The breach of EU values and the article 7 procedure

The founding values of the European Union are stated in article 2 of the Treaty of the European Union (TEU) and requires the respect for human dignity, freedom, democracy, equality, the rule of law and human rights.[6] As previously noted, the Hungarian situation threatens a great deal of these values, such as; the independence of the judiciary, corruption, the freedom of expression, the right to equal treatment and the functioning of the constitutional and electoral systems. For example, the TV stations which are dependent on the state and the forced retirement of judges illustrate violations of the freedom of expression and the independence of the judiciary respectively.

The Sargentini report, showing the deterioration of the law, enhances that intervention by the EU is necessary. As a result, article 7 of the TEU has been invoked by the European Parliament. Article 7 ensures a mechanism that authorizes sanctions against a Member State, including losing voting rights in the EU Council. The initiation of article 7 is the strongest action which the EU can take when a Member State breaches fundamental values. For the procedure to succeed, the Parliament needed two thirds majority, which was eventually achieved with a 448 to 197 vote.[7] The further process of article 7 is divided into separate parts, the preventative mechanism and the sanctions mechanism. The preventative mechanism ensures that the Council can recommend specific actions which need to be taken by Hungary. The sanction mechanism requires that the Council decides unanimously that ‘’a serious and persistent breach of EU values has taken place’’, whereas the Council can suspend some of Hungary’s membership rights (voting rights in the Council). The preventative mechanism is presently in process, if this does not result in the desired effect, the sanctions mechanism will be used.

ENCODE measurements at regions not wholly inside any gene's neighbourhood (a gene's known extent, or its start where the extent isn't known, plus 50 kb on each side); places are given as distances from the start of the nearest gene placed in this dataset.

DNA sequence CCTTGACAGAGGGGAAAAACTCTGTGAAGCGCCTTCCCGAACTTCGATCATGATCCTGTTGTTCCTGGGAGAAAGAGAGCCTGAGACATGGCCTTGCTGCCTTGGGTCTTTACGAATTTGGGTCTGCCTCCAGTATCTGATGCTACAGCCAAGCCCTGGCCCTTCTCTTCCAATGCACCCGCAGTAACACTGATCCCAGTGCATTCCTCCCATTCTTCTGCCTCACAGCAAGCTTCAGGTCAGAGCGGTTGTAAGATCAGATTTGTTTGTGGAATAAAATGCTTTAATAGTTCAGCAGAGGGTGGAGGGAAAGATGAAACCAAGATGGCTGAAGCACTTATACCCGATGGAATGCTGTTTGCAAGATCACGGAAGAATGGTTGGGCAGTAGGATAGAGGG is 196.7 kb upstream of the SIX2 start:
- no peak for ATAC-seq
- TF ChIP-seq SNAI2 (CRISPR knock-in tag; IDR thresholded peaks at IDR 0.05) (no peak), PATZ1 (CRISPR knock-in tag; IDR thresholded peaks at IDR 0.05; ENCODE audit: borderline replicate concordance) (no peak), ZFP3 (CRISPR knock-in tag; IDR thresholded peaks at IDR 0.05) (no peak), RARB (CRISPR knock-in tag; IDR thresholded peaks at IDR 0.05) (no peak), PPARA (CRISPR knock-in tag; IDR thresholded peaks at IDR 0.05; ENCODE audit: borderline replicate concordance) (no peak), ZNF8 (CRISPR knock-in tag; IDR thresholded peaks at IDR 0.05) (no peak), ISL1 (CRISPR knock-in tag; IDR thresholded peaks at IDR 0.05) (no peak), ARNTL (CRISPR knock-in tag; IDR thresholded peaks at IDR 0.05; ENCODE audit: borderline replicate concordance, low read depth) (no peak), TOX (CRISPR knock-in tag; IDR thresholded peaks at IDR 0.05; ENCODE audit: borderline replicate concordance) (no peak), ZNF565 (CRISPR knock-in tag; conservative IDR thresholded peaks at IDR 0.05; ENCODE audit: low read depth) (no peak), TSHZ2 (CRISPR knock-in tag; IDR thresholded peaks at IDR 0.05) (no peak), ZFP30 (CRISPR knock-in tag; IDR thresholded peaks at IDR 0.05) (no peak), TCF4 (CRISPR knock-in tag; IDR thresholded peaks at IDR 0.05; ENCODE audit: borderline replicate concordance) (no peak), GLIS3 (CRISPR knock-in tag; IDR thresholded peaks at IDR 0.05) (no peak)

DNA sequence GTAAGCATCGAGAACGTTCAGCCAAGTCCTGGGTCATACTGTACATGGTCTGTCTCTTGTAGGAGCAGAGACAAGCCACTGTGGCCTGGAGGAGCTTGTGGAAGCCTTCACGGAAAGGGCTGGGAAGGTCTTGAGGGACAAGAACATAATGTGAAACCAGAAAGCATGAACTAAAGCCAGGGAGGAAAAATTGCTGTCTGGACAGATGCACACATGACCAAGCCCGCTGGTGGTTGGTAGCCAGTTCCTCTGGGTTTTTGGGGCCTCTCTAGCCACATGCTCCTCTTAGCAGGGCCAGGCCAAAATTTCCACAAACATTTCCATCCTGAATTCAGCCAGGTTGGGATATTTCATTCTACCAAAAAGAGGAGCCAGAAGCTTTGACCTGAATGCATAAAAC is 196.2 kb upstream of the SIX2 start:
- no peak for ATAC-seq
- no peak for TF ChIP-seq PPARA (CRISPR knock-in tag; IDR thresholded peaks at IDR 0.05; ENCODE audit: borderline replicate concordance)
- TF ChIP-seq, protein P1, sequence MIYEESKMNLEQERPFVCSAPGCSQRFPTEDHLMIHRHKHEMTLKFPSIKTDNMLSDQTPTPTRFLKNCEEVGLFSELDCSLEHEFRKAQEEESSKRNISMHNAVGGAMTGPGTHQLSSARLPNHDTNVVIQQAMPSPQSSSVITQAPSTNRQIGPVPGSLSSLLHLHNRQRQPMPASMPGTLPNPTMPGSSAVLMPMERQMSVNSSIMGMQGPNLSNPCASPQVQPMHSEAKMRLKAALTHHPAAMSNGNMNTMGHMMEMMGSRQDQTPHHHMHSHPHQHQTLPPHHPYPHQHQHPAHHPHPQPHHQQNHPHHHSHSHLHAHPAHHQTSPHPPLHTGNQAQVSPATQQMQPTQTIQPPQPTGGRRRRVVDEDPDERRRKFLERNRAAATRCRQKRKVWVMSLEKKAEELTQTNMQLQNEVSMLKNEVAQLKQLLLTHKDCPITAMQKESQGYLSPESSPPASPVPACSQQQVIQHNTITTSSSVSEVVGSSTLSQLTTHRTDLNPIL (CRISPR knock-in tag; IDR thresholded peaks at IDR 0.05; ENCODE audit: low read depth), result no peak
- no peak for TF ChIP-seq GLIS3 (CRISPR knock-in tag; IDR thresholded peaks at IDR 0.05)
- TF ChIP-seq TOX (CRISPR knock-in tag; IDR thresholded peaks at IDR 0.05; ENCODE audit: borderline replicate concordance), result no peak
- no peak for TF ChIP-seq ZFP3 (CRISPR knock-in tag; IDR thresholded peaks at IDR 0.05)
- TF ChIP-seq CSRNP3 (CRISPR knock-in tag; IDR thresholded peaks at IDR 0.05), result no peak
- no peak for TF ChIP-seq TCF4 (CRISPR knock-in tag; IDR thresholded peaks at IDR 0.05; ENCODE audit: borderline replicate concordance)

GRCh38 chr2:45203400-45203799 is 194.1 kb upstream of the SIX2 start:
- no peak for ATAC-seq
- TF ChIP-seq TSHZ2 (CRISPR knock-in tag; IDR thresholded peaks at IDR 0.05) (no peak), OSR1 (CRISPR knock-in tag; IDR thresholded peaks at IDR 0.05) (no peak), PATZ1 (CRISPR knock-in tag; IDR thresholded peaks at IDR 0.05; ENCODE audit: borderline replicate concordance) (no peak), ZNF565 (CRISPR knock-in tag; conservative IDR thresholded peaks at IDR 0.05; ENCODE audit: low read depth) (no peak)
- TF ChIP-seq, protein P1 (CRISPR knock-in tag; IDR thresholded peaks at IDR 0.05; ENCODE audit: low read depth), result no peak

A different course for Hungary

The initiation of article 7 should stimulate Orbán and his associates to take a different course in government policy. As has been mentioned, Hungary breaches the fundamental values which serve as the basis for the European Union. No one in Hungary can stop Orbán, as all institutions are under his authority. Orbán should change his course and push Hungary towards a safe, reliable democracy.


[1] Constitution of Hungary articles 9 – 14

[2] Constitution of Hungary articles 15-23

[3] ‘Rule of Law in Hungary: Parliament calls on the EU to act’ (News European Parliament) <http://www.europarl.europa.eu/news/en/press-room/20180906IPR12104/rule-of-law-in-hungary-parliament-calls-on-the-eu-to-act> (accessed at 5 November 2018)

[4] ‘Hungary: Q&A on Sargentini Report on the rule of law’ (European Free Alliance) https://www.greens-efa.eu/en/article/document/hungary-q-a-on-sargentini-report-on-the-rule-of-law/ (accessed at 5 November 2018>

[5] ‘Hungary is making a mockery of ‘EU Values’. It’s time to kick it out’ (Owen Jones, The Guardian)  <https://www.theguardian.com/commentisfree/2018/jun/22/hungary-eu-values-refugees-viktor-orban> accessed at 5 november 2018

[6] Treaty of the European Union article 2

[7] ‘European Parliament Votes To Discipline Hungary Over Democratic Values’ (RadioFreeEurope) <https://www.rferl.org/a/european-parliament-votes-to-discipline-hungary-over-democratic-values-rule-of-law/29486119.html> (accessed at 5 november 2018)